My Yellow Baby!

My Yellow Baby!

2-jaundice_6Many newborns have a yellow color to their skin and eyes. This is called jaundice. Jaundice represents the accumulation of a chemical called bilirubin in the blood.

Why Does Jaundice Occur?

We all have bilirubin in our blood. Bilirubin is removed from the blood by our liver. Before a baby is born, the mother’s liver removes the bilirubin for the baby. After the baby is born, the baby’s liver has to take over. Most babies develop jaundice within the first few days after birth because it takes some time for the baby’s liver to become good at removing bilirubin.

More about Bilirubin

There are two types of bilirubin: indirect and direct bilirubin. A simple blood test can determine the total bilirubin and the direct bilirubin level. Therefore, the indirect bilirubin level can easily be calculated by knowing these two values. Ask your baby’s doctor to check a bilirubin level. Make sure they determine the indirect and direct bilirubin values and not just the total bilirubin.

Should I Be Concerned If My Baby Is Yellow?


Most babies with jaundice have elevated indirect bilirubin. Based on the indirect bilirubin level, your baby’s doctor may recommend using special bilirubin lights at home or in the hospital to help bring down the level of indirect bilirubin and eliminate the jaundice. Treatment is important because extremely high levels of indirect bilirubin can lead to brain damage.

Some babies have high levels of direct bilirubin. Any abnormal level of direct bilirubin should be taken seriously and further investigated, even if your baby does not look yellow. Elevated direct bilirubin indicates injury to the liver. Determining if there is injury to your baby’s liver can lead to early treatment and hopefully prevent liver transplantation. The most common cause of liver transplant in babies is biliary atresia.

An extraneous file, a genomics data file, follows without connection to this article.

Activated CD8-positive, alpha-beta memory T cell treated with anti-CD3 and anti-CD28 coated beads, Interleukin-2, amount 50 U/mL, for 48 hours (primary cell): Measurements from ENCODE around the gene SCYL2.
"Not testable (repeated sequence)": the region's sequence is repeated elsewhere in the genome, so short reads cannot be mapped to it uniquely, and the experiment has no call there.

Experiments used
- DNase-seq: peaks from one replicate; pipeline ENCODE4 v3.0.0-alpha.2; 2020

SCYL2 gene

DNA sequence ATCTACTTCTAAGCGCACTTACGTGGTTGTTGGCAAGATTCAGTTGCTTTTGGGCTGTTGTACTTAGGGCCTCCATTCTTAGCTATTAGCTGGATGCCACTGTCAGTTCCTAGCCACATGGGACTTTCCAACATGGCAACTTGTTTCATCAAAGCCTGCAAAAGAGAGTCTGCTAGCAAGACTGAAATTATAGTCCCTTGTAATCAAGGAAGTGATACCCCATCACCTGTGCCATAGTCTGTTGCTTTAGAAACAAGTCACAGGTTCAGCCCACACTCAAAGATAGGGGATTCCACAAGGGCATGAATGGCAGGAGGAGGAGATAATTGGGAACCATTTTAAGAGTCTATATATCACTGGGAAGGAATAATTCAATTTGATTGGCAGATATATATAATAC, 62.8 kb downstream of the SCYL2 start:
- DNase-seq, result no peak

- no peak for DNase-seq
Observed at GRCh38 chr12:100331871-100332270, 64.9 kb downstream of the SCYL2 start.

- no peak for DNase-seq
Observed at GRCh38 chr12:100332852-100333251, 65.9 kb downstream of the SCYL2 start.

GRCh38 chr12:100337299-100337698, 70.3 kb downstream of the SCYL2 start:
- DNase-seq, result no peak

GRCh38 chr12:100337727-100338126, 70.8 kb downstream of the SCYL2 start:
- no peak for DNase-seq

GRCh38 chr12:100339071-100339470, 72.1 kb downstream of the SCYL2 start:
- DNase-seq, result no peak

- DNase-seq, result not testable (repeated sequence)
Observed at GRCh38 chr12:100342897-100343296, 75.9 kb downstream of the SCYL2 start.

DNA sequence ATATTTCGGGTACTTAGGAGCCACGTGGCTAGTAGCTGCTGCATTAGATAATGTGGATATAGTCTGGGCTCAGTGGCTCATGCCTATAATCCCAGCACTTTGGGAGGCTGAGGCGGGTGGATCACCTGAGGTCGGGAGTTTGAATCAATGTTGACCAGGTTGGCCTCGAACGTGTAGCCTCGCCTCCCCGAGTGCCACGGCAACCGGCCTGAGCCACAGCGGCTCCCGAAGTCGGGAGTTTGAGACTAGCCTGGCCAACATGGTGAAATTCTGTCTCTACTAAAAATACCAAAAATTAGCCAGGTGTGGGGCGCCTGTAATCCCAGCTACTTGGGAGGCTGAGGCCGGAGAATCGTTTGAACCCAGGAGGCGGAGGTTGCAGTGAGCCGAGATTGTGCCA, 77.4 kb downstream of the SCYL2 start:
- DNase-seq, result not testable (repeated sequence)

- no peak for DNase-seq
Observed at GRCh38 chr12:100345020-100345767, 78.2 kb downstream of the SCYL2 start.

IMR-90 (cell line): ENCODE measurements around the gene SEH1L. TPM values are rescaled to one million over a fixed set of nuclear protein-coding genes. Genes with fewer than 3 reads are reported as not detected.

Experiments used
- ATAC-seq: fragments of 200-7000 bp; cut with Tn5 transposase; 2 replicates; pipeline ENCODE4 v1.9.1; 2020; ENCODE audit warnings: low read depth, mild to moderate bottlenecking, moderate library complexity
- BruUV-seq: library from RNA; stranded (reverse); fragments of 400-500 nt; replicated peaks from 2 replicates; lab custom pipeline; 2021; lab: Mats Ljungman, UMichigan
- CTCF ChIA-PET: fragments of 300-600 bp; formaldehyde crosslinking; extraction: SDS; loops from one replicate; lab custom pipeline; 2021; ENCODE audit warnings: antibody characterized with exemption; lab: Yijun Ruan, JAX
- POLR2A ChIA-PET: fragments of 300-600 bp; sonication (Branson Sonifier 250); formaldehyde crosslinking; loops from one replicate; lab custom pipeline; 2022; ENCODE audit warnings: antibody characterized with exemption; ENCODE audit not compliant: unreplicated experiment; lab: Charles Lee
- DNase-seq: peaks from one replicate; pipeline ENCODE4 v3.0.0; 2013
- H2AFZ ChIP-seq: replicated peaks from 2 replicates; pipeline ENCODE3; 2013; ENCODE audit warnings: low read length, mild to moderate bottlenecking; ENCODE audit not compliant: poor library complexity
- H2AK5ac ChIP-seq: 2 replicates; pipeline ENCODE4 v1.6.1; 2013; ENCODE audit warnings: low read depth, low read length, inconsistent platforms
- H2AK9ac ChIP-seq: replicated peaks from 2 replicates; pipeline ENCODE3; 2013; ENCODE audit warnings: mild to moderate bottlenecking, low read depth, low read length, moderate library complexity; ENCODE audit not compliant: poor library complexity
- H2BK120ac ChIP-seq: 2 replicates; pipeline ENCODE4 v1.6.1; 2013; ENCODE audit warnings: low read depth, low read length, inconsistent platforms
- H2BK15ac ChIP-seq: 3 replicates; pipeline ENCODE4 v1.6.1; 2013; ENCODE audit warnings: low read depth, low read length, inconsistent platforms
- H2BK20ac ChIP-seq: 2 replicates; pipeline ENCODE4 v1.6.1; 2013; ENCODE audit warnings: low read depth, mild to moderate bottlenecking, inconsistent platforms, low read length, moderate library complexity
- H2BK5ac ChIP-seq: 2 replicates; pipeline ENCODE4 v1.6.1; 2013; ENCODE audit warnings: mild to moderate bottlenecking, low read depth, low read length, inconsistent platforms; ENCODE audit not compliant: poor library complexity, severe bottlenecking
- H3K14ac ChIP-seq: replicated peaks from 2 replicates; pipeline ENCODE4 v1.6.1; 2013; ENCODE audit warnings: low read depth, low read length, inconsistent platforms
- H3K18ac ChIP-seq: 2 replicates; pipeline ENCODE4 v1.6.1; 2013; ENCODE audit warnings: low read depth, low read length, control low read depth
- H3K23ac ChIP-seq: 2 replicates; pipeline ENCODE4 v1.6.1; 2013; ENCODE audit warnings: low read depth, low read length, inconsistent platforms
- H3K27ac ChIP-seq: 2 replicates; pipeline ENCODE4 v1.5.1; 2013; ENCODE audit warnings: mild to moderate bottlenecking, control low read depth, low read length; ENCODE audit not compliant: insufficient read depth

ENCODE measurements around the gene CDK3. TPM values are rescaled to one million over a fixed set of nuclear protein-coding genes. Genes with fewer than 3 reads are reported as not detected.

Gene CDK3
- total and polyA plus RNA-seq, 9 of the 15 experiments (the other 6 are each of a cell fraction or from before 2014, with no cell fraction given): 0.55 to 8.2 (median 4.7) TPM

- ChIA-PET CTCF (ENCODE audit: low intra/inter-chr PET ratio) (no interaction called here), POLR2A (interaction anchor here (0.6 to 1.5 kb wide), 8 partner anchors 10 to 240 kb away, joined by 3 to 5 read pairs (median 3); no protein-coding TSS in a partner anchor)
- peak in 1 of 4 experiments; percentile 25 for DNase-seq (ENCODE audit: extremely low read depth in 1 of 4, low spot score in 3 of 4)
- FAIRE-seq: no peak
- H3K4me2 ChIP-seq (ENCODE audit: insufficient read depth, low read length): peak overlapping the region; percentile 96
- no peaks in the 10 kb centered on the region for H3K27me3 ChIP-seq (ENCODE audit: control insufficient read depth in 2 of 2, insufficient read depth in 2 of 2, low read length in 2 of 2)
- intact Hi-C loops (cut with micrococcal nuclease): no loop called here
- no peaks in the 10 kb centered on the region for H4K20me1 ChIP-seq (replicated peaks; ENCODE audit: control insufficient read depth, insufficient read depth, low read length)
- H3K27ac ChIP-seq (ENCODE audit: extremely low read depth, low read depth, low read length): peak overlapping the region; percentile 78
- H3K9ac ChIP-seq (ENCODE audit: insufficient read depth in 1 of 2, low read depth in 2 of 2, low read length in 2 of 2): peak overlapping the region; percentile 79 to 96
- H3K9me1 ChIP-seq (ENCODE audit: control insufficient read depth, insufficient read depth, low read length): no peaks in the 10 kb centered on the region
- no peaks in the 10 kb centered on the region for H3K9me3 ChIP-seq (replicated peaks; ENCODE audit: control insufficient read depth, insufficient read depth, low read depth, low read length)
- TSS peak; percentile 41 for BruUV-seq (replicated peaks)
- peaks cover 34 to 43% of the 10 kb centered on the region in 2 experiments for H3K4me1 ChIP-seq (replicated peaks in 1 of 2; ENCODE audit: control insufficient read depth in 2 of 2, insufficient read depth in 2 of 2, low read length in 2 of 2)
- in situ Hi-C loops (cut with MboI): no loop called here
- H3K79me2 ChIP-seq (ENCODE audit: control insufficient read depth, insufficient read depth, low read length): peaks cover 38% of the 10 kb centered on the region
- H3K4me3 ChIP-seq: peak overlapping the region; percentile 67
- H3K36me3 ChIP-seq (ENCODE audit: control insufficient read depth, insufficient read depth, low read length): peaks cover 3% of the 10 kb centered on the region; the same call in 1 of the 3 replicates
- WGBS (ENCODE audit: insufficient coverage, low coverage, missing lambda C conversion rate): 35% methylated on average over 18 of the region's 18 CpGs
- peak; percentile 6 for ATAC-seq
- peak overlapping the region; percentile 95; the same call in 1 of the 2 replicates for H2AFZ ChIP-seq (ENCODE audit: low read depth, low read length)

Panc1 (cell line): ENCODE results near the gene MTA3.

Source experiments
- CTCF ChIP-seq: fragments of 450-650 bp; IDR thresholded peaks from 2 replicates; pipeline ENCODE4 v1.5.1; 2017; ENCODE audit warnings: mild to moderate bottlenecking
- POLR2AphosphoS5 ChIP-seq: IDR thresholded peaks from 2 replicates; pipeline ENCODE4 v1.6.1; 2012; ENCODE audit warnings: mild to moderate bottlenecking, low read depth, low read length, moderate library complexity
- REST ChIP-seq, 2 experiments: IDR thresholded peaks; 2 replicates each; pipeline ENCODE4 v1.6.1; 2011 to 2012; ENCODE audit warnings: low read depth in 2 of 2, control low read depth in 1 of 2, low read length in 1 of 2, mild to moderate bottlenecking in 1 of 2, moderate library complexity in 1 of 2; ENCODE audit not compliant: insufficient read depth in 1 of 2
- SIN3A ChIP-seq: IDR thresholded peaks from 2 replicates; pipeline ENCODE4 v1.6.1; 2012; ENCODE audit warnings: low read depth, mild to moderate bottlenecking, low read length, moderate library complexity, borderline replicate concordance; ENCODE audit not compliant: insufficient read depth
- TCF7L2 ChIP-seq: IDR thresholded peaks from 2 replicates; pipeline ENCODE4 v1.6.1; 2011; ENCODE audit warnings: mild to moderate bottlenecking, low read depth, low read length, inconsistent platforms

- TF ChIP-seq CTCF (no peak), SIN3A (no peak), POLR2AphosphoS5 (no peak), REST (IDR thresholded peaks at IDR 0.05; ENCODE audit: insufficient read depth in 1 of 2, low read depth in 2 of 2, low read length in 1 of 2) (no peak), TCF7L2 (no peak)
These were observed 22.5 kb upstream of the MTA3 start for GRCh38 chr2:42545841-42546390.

What Is Biliary Atresia?

Biliary atresia is a chronic inflammatory process that affects the liver and leads to destruction of the bile ducts. This gradually leads to loss of liver function, and children usually do not survive past two years of age without a liver transplantation. However, with early detection and diagnosis of biliary atresia, babies can have an operation called a Kasai procedure. With a successful Kasai procedure, the jaundice disappears and the bilirubin levels return to normal. The earlier the Kasai procedure, the better the outcome.

Common Signs of Biliary Atresia

  • Yellow skin or eyes
  • Pale or white stools
  • Dark or tea colored urine

Most babies with biliary atresia are born full term and of normal weight.

If you would like more information about gastrointestinal (GI) digestive disorders and nutrition in children, please contact Dr. Mona Dave’s Frisco Office or Request Appointment Here.